Divorcing spouses who wish to spare each other the pain and suffering and cost of litigation increasingly turn to one of three routes to ending a marriage. These approaches together are lumped in the category called alternative dispute resolution.
Collaborative divorce is the newest route to divorce family law. In collaborative divorce, the lawyers for each spouse cooperate with each other in finding cooperative routes rather than adversarial strategies to end the marriage without litigation. From the onset of collaboration, all the parties commit to a negotiated outcome, and everyone agrees at the onset that there will be no litigation during the negotiations.
Two older forms of ADR are arbitration and mediation, which are negotiating techniques used outside of divorce. In arbitration, a neutral third party called an arbitrator hears the case the way a judge hears the case, and then he or she decides what should happen. Arbitrators may be matrimonial lawyers or former judges but in any case, they should know marriage and family law. The arbitrator can compel decisions over the objection of one or both spouses. In mediation, a neutral third party helps the spouses work through the issues in a way that, for example, helps them to work together after the divorce so that they can effectively be parents to their children.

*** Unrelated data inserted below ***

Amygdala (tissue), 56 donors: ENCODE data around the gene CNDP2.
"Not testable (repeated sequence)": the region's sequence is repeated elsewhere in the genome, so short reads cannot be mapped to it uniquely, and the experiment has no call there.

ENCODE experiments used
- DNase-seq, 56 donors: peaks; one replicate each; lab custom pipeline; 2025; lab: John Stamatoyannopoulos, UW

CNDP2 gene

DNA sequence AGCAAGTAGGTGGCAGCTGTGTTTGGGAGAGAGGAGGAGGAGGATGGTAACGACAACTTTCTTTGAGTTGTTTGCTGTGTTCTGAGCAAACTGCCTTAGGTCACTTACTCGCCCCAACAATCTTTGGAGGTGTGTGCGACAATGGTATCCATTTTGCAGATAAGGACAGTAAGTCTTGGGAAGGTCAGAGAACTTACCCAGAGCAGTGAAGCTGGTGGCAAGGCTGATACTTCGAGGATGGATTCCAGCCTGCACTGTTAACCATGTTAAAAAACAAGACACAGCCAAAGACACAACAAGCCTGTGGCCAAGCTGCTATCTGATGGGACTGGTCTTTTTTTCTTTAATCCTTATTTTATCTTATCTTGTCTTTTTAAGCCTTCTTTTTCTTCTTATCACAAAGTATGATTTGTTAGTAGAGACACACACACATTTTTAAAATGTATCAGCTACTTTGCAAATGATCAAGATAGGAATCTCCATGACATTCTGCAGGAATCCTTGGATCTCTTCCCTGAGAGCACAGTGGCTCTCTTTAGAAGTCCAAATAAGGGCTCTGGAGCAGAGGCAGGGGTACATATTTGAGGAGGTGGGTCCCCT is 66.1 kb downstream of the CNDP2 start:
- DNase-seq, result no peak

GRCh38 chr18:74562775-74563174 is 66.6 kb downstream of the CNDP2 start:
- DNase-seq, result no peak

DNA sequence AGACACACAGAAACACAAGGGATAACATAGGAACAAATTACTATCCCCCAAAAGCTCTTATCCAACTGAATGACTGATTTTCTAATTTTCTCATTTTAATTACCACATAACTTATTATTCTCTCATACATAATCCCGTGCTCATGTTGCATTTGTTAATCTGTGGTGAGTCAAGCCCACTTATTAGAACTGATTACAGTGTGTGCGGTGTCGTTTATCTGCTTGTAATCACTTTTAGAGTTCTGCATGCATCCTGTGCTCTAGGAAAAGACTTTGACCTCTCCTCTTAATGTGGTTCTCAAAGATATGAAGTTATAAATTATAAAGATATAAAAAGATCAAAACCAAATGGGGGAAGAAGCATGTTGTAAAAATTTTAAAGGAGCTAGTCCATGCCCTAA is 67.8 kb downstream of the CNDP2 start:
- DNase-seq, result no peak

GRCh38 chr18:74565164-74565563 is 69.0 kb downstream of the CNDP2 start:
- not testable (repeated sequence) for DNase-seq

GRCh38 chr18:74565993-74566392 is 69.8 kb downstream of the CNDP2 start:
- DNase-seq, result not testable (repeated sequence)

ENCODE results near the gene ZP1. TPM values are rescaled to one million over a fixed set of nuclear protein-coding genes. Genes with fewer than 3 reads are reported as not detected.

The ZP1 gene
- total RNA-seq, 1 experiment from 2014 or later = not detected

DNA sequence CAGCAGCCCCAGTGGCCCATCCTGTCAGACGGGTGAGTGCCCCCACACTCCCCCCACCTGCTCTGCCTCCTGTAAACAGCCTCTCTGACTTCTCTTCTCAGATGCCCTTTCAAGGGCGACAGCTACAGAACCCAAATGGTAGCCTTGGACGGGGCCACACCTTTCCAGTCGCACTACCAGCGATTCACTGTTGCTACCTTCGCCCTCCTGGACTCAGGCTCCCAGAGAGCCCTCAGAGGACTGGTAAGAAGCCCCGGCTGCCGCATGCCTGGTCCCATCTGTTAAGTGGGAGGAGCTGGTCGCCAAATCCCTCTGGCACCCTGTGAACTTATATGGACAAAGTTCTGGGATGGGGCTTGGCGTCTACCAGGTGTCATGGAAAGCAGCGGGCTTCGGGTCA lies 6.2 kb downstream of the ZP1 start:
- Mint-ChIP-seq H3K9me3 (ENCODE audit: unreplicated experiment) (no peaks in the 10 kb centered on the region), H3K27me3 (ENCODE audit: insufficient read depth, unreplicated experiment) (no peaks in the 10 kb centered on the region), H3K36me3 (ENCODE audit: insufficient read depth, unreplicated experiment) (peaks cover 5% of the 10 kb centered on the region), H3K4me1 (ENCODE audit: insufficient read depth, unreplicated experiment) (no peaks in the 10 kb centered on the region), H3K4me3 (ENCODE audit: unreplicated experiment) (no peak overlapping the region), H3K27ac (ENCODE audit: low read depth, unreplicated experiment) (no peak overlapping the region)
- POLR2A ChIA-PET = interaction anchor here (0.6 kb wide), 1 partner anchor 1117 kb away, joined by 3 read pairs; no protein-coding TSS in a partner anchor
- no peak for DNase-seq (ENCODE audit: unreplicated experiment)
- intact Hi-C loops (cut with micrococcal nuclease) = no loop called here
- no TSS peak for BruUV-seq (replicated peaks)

Depending on the jurisdiction and the court each of the three routes may have different parameters and scopes. However, the basic idea is the same each way. While the cost of each is higher than a pro se divorce, each of the three – collaboration, arbitration, and mediation – is much less expensive than a litigated action.
ADR – be it collaborative divorce, arbitration or mediation – is not for everyone; however, most lawyers and judges recommend that couples consider them before digging the trenches for a pitched court battle.